Many of the birds are friendly, landing on guests hands, shoulders and even their heads. There are some great photo opportunities because they are all stunning, from the tiny jewel-like finches to the gigantic flashy macaws we are entranced by their beauty.
Macaws are big heavy birds. Their beak could probably take your finger off if they put their mind to it, so it’s quite intimidating holding one but we are honored to be treated to their company.
The children are fearful at first, clutching their dusters and hanging back. But they get bolder and bolder and soon they are allowing birds to perch on them, clamoring to hold the macaws and posing with birds on top of their heads.
I spy a small blue bird down below and go down for a chat.
“Gosh you’re a handsome fellow,” I tell him. “Look at those understated colors. Just look at you.”
He laps up the attention, walking up and down his branch like a catwalk model and turning round and round so I can see the deeper blue feathers on his back and the green ones in his tail.
The air is filled with squawks, chirps, caws, chatter, gasps and laughter.
I take a hundred photos.
We’re the last to leave the aviary and we eat our packed lunch at one of the many picnic tables before exploring the gardens. There are ponds, waterfalls and flowers everywhere, all with a stunning backdrop of the Glass House Mountains.
Once you get started, writing 1000 words doesn’t take long. Like driving to Maleny it’s a stretch but not too far, and once you’ve done it you’ll be glad you did.
Maleny Botanic Gardens made me feel childlike, curious and carefree. Like me, you might think $55 is a lot to see a garden but do it anyway. Like me you’ll probably be glad you did.
Are you a bird fancier or nature lover?
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I had a traumatic experience with a bird when I was young (or something associated with it) so I’m not keen on aviaries. I find it interesting that they provide dusters (are they like brooms?) because there are actually people who are afraid. of the birds. But, despite all that, I love that you had so much fun and felt childlike, curious, and carefree! I’ll vote for that. Plus, these are great pictures.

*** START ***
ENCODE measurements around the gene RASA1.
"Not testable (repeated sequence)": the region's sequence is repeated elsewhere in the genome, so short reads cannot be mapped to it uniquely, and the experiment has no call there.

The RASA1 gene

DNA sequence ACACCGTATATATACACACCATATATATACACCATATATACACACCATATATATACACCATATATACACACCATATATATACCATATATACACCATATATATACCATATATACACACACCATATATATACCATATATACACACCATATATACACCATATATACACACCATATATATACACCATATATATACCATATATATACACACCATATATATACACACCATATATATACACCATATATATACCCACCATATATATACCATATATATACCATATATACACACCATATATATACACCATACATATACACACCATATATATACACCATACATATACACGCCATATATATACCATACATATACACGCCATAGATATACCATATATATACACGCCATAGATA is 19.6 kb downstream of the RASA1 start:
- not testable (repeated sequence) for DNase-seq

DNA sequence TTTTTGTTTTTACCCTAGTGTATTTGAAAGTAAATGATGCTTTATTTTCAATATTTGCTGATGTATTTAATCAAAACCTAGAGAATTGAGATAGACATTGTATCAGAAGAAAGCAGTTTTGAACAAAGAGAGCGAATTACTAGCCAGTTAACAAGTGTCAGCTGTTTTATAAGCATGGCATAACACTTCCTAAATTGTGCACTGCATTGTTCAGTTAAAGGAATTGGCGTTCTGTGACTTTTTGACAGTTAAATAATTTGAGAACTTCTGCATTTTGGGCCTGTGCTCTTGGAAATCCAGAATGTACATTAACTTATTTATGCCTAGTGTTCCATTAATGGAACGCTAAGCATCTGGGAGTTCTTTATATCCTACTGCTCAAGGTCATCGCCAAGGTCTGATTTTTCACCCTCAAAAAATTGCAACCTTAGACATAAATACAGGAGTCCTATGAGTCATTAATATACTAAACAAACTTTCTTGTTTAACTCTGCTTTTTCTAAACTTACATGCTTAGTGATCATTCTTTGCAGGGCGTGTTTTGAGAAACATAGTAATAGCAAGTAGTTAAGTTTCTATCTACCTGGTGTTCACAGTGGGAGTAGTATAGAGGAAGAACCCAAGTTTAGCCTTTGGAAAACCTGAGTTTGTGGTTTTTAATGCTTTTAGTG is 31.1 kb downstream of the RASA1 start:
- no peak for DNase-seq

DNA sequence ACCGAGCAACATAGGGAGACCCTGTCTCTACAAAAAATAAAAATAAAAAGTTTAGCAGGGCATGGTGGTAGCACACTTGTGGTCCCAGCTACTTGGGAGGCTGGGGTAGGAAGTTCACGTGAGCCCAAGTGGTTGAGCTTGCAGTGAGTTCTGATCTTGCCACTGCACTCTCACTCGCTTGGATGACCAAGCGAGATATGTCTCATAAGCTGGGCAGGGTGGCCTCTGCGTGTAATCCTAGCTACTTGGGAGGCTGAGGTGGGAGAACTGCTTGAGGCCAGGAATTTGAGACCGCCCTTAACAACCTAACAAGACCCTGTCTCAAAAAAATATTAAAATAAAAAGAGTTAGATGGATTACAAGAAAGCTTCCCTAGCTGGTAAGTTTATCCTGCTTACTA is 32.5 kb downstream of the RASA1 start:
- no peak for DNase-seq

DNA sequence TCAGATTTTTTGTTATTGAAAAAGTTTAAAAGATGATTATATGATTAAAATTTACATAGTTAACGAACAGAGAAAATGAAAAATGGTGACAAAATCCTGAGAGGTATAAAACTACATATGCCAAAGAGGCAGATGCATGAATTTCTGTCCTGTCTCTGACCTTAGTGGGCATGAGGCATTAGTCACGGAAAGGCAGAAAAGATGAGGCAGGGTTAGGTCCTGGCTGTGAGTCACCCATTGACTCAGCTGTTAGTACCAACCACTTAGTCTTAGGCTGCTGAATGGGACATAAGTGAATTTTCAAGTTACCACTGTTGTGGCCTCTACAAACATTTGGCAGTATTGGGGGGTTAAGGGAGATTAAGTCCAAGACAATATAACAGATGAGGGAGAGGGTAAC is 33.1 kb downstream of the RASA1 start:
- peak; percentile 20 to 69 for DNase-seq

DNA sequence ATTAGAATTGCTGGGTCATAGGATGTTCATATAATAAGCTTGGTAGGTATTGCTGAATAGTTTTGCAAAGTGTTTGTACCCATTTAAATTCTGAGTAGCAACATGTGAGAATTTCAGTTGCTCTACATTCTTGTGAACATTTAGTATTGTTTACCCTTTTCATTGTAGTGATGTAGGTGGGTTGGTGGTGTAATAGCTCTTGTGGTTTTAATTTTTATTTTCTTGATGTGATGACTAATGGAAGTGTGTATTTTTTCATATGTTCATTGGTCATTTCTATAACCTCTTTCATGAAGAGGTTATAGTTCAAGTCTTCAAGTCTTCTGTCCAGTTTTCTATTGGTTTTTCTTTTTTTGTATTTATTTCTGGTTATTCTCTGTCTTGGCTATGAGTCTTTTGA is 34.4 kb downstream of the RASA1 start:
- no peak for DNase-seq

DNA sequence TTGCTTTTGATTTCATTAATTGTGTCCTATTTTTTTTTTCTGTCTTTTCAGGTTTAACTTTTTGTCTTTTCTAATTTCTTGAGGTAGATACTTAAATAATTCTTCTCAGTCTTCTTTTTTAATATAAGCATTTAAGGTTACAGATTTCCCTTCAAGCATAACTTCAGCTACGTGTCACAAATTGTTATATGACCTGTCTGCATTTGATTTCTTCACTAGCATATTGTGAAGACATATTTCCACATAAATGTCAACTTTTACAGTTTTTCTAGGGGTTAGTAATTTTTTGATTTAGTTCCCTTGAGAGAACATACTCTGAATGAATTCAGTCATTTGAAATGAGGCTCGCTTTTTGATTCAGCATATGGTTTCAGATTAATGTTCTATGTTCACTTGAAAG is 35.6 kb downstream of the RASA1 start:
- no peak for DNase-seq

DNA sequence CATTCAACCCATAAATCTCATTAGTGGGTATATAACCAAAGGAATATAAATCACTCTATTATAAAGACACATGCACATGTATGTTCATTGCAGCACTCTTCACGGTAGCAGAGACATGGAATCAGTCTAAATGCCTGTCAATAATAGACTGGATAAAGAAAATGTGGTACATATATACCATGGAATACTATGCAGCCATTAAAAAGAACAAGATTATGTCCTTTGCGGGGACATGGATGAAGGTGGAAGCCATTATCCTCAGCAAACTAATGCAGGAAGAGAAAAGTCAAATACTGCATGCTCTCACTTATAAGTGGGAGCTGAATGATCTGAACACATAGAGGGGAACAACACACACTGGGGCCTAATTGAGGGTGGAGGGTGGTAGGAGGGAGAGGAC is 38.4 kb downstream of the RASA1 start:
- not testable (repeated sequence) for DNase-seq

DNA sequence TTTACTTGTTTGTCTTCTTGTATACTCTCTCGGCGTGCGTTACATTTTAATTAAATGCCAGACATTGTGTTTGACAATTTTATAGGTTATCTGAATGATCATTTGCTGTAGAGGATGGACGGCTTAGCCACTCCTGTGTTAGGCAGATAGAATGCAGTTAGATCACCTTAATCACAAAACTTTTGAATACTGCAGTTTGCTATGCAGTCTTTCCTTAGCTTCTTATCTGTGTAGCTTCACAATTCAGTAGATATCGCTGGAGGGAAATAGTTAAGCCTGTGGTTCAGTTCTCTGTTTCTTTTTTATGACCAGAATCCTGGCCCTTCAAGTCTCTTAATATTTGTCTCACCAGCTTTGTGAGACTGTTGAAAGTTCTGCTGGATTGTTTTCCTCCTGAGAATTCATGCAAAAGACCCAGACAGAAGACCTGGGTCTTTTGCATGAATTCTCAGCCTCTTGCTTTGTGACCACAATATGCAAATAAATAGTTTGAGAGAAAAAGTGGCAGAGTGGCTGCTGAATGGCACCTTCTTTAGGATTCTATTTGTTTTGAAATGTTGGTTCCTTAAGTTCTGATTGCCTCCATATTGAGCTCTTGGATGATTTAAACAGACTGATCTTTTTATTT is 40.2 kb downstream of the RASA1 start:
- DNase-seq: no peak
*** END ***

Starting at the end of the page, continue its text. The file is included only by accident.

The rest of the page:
Yes dusters are like mini feathered brooms! You’re not alone in your bird aversion! Thank you – I had fun taking the photos of such lovely colorful subjects.
Aren’t you lucky to be ‘forced’ out to go to Maleny and then end up having this little adventure ‘since you were there’!
Were there any rainforest areas to the gardens?
Somehow, being Maleny that was what I initially pictured.
Maleny Botanic Gardens are rainforest free! Very much tamed but so lovely with amazing views. Next time I’ll visit Mary Cairncross Reserve which is rainforesty I think – I love that too.
Lovely Annabel, I’ve never heard of the place but now I’d be dead keen to go because I’d like to see the animals, and also the plants too. Lovely photos! I’m off to Google Maleny to see exactly where it is.
Keep up the good work so I have a full itinerary for the next time we get north.
I just loved your post on the Maleny Botanic Gardens. Would love to visit sometime. I had no idea they were there! I am a frequent visitor to the Montville/Maleny area. It is one of my most favourite local places to visit on the weekends for a coffee and a full round of photography! The birds are so colourful! Your daughter is GORGEOUS and you are both very similar in appearance. Keep your posts coming and the photos are nice too.
My name is Katanya,
The Maleny Botanical Gardens and Bird World is a wonderful place I have a voluntary job there due to my obsession about birds! I know all the Macaws names and every single bird species in that one aviary!
I hope you had a fun time!